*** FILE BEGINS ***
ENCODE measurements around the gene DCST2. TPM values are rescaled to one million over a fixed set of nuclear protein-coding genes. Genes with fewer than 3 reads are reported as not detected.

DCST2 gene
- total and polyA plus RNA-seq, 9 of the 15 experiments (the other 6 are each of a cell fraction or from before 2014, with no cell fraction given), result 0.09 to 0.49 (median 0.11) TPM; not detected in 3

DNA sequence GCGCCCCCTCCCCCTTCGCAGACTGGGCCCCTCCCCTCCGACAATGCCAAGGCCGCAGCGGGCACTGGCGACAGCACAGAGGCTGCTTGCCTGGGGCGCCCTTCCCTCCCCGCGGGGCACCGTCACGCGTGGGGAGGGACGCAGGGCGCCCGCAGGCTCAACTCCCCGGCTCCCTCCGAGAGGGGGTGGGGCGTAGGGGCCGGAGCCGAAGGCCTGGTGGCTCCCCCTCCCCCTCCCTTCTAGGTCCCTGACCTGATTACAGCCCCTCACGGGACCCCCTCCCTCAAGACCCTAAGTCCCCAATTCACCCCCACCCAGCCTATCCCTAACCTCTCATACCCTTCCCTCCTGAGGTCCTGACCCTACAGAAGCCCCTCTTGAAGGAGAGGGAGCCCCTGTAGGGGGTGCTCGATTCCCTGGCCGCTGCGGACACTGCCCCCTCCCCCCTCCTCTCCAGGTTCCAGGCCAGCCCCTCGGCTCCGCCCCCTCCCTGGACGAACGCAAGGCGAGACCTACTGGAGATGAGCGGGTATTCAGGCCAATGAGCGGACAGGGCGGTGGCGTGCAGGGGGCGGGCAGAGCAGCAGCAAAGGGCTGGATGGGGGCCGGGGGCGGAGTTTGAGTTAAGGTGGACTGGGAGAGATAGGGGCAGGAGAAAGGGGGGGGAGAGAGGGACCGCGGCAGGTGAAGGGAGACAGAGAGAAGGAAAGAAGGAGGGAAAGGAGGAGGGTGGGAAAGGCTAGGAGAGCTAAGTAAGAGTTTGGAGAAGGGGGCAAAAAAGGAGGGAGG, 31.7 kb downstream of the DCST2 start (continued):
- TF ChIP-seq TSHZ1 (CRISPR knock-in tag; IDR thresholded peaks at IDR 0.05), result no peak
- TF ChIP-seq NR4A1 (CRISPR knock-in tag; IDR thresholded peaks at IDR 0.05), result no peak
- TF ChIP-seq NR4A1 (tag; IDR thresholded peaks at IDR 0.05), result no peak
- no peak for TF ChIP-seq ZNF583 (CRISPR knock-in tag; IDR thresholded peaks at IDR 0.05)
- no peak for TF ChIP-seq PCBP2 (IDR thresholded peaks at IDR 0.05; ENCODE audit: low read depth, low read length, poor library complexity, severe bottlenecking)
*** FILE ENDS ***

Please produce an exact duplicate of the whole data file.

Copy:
ENCODE measurements around the gene DCST2. TPM values are rescaled to one million over a fixed set of nuclear protein-coding genes. Genes with fewer than 3 reads are reported as not detected.

DCST2 gene
- total and polyA plus RNA-seq, 9 of the 15 experiments (the other 6 are each of a cell fraction or from before 2014, with no cell fraction given), result 0.09 to 0.49 (median 0.11) TPM; not detected in 3

DNA sequence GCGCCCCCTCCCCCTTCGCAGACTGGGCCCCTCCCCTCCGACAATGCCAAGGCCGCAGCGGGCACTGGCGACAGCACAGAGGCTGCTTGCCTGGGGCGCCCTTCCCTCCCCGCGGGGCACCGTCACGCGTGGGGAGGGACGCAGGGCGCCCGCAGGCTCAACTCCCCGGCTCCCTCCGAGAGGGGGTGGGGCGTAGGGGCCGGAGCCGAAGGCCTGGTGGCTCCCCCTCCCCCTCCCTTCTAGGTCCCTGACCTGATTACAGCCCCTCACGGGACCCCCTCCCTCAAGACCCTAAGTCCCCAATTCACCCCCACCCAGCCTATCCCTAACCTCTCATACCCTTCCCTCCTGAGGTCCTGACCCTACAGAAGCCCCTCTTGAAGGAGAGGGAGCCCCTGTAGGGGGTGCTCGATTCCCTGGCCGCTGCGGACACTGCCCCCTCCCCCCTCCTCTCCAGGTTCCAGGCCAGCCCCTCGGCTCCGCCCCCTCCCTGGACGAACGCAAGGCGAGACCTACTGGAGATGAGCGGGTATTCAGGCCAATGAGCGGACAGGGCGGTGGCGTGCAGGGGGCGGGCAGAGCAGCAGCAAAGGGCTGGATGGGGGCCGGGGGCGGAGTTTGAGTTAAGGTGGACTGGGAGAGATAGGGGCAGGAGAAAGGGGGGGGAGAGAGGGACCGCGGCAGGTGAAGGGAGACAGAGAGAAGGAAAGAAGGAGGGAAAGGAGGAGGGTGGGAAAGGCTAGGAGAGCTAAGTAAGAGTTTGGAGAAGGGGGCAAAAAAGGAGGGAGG, 31.7 kb downstream of the DCST2 start (continued):
- TF ChIP-seq TSHZ1 (CRISPR knock-in tag; IDR thresholded peaks at IDR 0.05), result no peak
- TF ChIP-seq NR4A1 (CRISPR knock-in tag; IDR thresholded peaks at IDR 0.05), result no peak
- TF ChIP-seq NR4A1 (tag; IDR thresholded peaks at IDR 0.05), result no peak
- no peak for TF ChIP-seq ZNF583 (CRISPR knock-in tag; IDR thresholded peaks at IDR 0.05)
- no peak for TF ChIP-seq PCBP2 (IDR thresholded peaks at IDR 0.05; ENCODE audit: low read depth, low read length, poor library complexity, severe bottlenecking)